Dartmouth-Hitchcock Issues Guidance For Treating Pregnant Women With Substance Use Disorders

Mar 26, 2018

Dartmouth-Hitchcock Medical Center has released an online "toolkit" to help doctors and nurses better serve mothers with substance abuse disorders and their babies.

The number of babies in Vermont, and across New England, who are born with neonatal opioid withdrawal syndrome — also called neonatal abstinence syndrome — has increased, and the online toolkit was put together to better coordinate the services and treatments that are available.

From the Vermont Department of Health — Data on Newborns with Opioid Exposure [April 2017]

“The maternal child health community knew that we were caring for more babies with neonatal opioid withdrawal, we were caring for more mothers who had opiate use disorder,” says Daisy Goodman, a nurse-midwife at Dartmouth-Hitchcock. “We didn’t feel like we were doing a consistent or standardized or evidence-based job for all of them, and we felt that we needed to really pull it together and make that happen.”

The 15-chapter toolkit includes a care provider checklist and specific lab tests to order when a pregnant woman with a substance abuse disorder comes in for care.

"We know there is a huge variation in the way that this population of women with opiate use disorder who are pregnant, are being cared for. And we also know that there is a right way to do it." — Daisy Goodman, Dartmouth-Hitchcock Medical Center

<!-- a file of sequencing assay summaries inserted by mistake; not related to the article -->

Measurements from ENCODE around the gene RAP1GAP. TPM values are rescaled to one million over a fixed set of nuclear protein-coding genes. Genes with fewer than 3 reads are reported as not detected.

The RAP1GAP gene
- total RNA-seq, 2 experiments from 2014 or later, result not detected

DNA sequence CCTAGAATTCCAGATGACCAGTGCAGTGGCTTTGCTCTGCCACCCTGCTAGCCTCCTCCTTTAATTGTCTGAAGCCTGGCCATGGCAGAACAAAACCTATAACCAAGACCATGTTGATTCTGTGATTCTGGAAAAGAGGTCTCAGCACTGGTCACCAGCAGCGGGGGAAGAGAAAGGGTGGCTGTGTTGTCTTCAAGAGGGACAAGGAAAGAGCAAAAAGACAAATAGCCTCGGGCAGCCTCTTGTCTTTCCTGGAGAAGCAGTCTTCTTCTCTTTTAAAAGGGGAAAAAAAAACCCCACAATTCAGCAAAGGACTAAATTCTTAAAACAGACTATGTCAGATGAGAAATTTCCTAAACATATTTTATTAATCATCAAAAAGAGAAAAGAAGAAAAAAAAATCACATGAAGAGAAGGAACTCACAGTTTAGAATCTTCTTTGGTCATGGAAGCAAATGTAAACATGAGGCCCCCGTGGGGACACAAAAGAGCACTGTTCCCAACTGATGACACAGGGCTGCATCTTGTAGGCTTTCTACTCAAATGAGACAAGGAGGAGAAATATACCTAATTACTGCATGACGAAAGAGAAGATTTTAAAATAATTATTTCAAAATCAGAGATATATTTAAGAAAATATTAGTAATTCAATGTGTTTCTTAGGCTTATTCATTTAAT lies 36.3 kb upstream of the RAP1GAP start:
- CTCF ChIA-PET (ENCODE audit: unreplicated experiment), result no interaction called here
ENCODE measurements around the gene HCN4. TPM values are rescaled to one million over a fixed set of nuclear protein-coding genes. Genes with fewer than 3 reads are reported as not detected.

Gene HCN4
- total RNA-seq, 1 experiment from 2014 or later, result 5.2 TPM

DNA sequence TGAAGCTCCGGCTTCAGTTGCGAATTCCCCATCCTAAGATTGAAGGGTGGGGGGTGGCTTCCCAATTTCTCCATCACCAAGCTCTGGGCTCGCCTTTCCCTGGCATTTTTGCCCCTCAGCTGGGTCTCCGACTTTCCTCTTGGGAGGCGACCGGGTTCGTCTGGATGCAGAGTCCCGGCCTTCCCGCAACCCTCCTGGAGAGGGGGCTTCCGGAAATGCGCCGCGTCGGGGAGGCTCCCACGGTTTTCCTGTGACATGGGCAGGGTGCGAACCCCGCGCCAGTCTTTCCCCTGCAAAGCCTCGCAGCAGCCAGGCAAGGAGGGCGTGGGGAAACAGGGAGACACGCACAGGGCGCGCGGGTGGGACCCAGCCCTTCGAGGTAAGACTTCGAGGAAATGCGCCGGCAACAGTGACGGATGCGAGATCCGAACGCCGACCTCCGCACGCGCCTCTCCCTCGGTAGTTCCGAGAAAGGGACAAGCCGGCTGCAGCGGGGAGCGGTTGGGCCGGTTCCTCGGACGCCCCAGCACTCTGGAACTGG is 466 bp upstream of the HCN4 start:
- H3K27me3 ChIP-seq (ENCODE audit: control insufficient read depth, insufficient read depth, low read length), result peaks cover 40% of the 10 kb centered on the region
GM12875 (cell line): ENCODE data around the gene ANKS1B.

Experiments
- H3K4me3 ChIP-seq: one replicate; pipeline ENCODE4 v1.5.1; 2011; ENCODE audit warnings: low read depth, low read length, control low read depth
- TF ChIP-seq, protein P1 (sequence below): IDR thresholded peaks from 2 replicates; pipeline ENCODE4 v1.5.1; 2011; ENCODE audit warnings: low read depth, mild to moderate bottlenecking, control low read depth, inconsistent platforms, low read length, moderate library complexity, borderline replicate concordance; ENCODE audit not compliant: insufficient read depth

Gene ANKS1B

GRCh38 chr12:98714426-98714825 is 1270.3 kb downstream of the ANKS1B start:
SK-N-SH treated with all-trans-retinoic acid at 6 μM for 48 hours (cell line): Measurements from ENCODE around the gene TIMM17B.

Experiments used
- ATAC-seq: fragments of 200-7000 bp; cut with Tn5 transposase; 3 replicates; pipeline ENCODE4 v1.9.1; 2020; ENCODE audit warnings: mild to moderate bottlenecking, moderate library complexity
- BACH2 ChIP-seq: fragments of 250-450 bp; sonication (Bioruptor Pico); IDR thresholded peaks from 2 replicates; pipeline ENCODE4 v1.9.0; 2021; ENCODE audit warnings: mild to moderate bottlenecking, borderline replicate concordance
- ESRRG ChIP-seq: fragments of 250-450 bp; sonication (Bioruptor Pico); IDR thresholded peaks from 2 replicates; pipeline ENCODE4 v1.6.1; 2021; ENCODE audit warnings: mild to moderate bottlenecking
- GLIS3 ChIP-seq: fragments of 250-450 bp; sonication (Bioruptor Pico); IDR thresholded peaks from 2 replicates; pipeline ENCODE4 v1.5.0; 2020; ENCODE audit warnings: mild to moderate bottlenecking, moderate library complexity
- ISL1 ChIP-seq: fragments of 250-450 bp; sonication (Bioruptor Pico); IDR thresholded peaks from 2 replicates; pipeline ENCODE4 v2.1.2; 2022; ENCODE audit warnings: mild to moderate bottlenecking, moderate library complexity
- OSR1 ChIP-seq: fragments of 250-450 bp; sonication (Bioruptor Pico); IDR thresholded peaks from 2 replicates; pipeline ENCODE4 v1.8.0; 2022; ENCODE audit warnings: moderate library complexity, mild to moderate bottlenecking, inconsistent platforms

“We know there is a huge variation in the way that this population of women with opiate use disorder who are pregnant, are being cared for,” says Goodman. “And we also know that there is a right way to do it. And so the goal of the toolkit is to allow practices to facilitate implementing the best care.”

Before releasing the toolkit, the resource was tested at eight medical facilities across Maine, New Hampshire and Vermont, including at Southwestern Vermont Medical Center in Bennington.

Goodman says that during the pilot study, more women were screened for hepatitis C and were given access to the lifesaving drug naloxone. She also says newborn birth weights increased and the preterm birth rate went down at participating sites.

Disclosure: Dartmouth-Hitchcock Medical Center is a VPR underwriter.